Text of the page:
from bringing them into town so the fly found itself hated by the entire population but one man's miss fourteen to fly is a rare species with rare property makes a very good financial investment. we can create as much value for our stockholders as well as create a biological opportunity for conservation by turning it into mitigation so our most recent sales have been two hundred fifty thousand dollars an acre. the bank saw an opportunity a medication bank realized that it could make money off these uses. it bought a part of the flies habitat and then it did nothing leaving the insect to live in peace while selling shares. if a business wants to develop a project on the land where the fly lives will find itself blocked by the state but by buying shares the entrepreneur can offset his impact by investing in the insects
protection and secure is his right to develop his business the bank has already made twenty million dollars as. the free market has to find out a good balance between adequate conservation share a value allowing development to go forward. a bank making money by protecting a species that sounds like a win win situation right but for the inhabitants the bank is still a fly in the ointment. the fly is winning the war. with the flyest in place we've lost millions and millions and millions of dollars years and years and years of time you know we can't replace what we've lost. there would be cheaper to pay. people to go out and kill the flies and to mitigate joke joke. but true but true the truth.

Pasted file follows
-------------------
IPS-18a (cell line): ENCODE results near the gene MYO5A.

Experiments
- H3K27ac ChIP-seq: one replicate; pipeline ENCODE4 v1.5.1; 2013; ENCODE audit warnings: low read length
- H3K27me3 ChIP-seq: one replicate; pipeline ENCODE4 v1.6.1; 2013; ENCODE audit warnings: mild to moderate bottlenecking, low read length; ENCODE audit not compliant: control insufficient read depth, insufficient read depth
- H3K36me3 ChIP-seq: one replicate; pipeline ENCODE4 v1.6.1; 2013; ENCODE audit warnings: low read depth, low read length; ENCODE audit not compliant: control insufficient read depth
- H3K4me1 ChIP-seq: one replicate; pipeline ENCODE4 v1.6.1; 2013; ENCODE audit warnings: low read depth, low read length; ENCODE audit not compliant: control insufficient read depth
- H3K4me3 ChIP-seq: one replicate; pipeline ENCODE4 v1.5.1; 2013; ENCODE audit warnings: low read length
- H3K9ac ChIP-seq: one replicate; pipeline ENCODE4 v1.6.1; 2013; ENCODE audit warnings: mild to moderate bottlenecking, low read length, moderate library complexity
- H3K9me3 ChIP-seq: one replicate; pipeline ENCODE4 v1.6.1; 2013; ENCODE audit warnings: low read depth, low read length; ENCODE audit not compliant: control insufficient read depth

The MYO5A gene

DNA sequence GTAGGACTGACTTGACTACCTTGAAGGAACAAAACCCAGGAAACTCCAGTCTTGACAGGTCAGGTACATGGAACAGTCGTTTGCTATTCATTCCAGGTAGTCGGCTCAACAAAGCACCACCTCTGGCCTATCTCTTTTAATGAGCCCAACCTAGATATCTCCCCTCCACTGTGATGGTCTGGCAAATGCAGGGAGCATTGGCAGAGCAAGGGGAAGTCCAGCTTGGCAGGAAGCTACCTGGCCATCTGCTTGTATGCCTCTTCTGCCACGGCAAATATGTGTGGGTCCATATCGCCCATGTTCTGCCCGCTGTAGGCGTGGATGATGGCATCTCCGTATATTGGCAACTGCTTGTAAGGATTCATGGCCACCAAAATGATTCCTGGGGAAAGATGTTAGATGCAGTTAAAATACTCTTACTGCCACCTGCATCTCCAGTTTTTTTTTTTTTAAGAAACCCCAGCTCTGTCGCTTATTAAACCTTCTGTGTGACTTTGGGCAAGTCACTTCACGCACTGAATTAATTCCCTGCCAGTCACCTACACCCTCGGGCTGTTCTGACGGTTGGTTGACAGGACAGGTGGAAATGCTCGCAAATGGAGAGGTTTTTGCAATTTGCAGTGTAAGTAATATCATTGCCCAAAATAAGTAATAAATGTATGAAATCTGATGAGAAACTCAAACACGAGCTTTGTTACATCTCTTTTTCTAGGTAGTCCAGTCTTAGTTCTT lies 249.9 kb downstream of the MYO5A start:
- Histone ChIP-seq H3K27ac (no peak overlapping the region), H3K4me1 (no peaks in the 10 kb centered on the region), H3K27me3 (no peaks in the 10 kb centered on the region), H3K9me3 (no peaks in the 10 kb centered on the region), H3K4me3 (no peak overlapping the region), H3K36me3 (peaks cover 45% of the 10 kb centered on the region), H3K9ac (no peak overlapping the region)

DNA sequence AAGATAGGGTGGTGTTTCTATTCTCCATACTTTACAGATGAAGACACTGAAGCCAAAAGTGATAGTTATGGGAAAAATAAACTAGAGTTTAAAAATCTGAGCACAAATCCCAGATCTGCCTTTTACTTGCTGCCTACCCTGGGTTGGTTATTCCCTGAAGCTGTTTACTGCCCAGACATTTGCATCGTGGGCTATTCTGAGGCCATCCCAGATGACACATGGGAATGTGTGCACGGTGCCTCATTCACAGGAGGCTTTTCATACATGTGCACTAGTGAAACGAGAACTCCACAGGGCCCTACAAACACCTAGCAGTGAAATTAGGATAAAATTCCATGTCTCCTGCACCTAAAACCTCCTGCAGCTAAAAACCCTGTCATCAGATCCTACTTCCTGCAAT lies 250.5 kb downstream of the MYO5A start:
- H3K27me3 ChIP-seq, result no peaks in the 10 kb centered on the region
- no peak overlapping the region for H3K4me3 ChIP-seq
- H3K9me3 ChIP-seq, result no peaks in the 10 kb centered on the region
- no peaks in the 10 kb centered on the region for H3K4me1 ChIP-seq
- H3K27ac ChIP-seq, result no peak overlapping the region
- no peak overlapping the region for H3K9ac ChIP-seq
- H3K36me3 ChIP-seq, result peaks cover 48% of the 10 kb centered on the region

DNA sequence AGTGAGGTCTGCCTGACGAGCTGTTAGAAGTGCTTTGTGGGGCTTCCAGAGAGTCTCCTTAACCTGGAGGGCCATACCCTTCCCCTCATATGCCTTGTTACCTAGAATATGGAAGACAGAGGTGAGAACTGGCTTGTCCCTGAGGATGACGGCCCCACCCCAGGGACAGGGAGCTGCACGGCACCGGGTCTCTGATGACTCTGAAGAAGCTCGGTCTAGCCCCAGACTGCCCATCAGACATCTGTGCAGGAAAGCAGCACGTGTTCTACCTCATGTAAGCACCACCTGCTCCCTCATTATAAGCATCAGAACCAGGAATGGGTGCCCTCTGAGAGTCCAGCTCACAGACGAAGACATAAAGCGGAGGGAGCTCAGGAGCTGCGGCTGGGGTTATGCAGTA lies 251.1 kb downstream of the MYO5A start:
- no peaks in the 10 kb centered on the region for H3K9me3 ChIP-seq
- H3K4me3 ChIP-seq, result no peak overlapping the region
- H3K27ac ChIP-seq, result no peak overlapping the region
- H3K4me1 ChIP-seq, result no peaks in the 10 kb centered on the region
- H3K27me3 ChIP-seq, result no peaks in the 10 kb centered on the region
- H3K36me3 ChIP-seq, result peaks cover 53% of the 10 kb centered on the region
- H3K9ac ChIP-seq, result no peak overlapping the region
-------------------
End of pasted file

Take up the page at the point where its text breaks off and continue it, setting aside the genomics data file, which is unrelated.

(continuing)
in the united states species protection is in the hands of these new. businesses estate agents road builders anyone who's activity in dangerous animals has to pay these banks. they protect more than a million acres of land. they sell wetlands credits cacti credits. credits even. wild lands is the biggest mitigation bank of the american west her annual revenue is exceed forty million dollars a year and medications sales. way but again gardeners like for salmon